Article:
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Victoria approves 23-storey building with no parking to be constructed on View Street


Affordable living for renters without cars is coming to downtown Victoria.

A development that’s been in the works since 2017 has been given the stamp of approval at a city council meeting on Thursday, February 22nd.

The development is a 269-unit, 23-storey building, located at 937 View Street and is intended solely for the rental market. It is being built in order to address the city’s growing housing needs. 

It is being developed by Nelson Investments, who are a family owned company with ties to Victoria, Vancouver Island and Vancouver. 

Nelson Investments says that they saw an opportunity in developing this project because the Harris Green area features a walking score of 98, cycling score of 98 and transit score of 92, making it one of the best locations in the city to live without a car. 

They believe that because of the ideal location for those without vehicles, it will be one of Victoria’s most sought after places to live.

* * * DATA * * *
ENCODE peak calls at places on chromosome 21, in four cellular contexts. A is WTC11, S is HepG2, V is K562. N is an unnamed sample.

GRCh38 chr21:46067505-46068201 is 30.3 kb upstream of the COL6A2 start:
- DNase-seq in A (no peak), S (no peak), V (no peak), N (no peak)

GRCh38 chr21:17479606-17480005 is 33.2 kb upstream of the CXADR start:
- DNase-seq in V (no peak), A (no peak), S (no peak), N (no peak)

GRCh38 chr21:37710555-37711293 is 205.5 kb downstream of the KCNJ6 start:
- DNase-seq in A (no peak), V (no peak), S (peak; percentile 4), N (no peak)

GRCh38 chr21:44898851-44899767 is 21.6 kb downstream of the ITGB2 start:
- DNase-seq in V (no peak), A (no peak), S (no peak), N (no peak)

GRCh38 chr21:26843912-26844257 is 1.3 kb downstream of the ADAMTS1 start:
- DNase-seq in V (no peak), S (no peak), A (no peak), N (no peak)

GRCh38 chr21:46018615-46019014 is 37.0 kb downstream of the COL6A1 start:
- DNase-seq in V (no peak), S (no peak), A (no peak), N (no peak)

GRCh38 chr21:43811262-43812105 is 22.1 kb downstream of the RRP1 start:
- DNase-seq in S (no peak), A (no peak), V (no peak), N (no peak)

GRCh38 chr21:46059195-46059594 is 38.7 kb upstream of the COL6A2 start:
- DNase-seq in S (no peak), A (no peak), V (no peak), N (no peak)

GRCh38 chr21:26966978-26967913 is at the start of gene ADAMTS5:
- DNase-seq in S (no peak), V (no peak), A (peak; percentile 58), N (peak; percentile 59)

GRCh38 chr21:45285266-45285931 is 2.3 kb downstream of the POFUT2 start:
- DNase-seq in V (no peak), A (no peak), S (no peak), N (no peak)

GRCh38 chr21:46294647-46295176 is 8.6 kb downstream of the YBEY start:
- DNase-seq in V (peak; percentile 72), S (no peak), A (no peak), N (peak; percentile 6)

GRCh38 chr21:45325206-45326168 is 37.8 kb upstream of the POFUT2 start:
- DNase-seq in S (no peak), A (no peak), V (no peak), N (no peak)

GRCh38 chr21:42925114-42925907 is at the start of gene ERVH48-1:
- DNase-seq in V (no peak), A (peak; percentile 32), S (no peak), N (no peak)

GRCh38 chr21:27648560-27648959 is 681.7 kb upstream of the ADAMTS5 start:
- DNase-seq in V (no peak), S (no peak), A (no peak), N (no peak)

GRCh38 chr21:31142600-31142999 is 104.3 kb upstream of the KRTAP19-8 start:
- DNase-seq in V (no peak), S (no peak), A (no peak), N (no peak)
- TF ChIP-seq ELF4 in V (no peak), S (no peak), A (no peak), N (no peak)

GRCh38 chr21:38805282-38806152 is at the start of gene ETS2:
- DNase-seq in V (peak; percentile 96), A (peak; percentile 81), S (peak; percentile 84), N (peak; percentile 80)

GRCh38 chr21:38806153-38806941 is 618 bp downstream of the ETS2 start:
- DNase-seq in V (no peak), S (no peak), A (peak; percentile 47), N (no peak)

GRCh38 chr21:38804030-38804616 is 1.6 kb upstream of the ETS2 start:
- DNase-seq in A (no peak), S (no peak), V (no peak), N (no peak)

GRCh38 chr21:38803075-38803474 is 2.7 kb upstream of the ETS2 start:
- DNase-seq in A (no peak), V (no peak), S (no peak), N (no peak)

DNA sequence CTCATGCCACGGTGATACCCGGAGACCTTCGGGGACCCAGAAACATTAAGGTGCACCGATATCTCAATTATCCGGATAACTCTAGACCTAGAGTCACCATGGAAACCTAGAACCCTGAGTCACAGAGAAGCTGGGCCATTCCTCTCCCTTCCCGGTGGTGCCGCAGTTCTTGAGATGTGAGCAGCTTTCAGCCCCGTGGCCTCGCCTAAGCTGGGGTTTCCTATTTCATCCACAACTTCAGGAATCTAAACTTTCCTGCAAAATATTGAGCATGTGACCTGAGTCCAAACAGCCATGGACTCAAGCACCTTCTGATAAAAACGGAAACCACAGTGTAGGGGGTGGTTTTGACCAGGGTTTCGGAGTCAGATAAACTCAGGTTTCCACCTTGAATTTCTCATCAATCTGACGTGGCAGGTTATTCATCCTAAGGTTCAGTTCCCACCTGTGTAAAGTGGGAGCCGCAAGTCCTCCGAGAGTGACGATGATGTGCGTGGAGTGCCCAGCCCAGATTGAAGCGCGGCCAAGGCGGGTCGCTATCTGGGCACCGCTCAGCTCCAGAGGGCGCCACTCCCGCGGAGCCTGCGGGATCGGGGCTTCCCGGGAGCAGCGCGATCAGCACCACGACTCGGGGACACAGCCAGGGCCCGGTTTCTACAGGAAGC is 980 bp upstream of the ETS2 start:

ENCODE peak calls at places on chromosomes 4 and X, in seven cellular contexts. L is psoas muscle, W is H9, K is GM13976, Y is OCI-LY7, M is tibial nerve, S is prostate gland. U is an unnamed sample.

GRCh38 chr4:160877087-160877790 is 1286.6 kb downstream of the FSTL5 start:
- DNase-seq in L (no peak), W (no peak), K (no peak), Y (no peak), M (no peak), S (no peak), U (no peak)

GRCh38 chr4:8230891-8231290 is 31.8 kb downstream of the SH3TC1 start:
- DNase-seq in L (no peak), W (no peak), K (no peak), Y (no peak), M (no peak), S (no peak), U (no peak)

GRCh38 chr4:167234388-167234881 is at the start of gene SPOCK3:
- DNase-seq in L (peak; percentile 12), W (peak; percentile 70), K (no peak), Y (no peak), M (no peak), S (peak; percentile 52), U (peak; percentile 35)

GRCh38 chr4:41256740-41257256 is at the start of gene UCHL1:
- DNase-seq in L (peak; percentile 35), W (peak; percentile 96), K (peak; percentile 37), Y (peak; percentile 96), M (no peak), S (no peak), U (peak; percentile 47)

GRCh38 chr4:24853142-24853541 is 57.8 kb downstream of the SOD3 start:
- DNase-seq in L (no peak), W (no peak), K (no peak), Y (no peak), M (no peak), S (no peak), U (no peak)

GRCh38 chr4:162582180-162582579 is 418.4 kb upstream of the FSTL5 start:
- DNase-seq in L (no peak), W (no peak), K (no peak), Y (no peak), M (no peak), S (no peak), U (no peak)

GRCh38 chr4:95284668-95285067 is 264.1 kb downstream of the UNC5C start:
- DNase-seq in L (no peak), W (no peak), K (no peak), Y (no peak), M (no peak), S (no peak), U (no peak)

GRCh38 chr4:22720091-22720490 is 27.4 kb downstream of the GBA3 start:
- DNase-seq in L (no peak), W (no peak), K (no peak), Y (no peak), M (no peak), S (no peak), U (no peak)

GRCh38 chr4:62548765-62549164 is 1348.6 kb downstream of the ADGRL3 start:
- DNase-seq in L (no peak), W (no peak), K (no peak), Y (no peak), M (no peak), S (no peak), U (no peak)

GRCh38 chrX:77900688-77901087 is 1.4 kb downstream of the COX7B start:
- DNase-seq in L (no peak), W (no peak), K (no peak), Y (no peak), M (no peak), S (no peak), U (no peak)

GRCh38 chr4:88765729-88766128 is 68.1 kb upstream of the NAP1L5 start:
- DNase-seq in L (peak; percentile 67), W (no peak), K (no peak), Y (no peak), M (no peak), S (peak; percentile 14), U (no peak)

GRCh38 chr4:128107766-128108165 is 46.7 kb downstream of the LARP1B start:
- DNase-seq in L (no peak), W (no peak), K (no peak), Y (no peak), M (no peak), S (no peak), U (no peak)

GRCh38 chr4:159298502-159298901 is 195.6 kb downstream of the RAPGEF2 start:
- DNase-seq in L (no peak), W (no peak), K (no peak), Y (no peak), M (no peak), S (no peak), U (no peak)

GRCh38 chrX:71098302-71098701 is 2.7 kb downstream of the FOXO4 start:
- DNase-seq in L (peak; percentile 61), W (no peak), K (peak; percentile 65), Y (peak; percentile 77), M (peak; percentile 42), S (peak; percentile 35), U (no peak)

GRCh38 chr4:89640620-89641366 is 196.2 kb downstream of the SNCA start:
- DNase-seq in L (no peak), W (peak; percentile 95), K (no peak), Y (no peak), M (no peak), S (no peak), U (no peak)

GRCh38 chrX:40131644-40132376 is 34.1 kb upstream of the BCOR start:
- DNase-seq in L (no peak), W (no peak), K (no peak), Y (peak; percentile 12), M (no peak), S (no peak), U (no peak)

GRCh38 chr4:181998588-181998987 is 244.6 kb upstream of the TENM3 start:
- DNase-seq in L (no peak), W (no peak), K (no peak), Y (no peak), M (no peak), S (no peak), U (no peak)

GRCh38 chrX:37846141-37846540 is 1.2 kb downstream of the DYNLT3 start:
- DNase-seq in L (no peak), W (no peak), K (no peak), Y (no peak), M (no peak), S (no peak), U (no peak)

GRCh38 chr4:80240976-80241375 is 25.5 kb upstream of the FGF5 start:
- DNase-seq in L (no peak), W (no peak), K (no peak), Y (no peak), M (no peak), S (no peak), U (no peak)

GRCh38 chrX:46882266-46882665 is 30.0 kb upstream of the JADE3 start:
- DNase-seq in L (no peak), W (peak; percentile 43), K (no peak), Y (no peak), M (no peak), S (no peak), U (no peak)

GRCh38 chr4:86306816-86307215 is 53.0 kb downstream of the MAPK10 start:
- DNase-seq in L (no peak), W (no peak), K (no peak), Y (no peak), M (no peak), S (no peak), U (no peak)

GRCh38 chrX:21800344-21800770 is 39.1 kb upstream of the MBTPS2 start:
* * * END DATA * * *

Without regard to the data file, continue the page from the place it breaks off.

To this point, Mayor Marianne Alto commented that she supports this project in part because she’d “rather support homes for people rather than homes for cars.”

Nelson Investments hired Vancouver Island-based, dHK Architects to design the project and they delivered a contemporary building with shared community space in mind. 

The new building at 937 View Street will feature a large, shared rooftop amenity space with an outdoor kitchen and plenty of seating and they plan on the entire 6th floor to be a community space for residents with a community garden being the feature. 

The first floor designs include three ground-oriented homes and a large café space with outdoor seating. 

Rather than committing to a large parkade space, this building is targeting those without vehicles and will instead feature a modern, secure bicycle storage room with room for oversized bikes, e-bike charging, bike repair and wash station.

Nelson Investments says that the aim with this development is to provide affordable purpose-built rentals that are high-quality and welcoming. 

The units in this building are small by design, with the average unit being around 389 square feet. Council also commented on this at length, but ultimately they agreed that these units will be able to provide housing to many students, gig workers and those who are employed with low to middle incomes who work downtown. 

Victoria’s city council reviewed their development application at length in Thursday’s council meeting, and in the end, the vote to approve the building was seven to two, with Councillors Marg Gardiner and Stephen Hammond being those who opposed. 

Curtis Blandy

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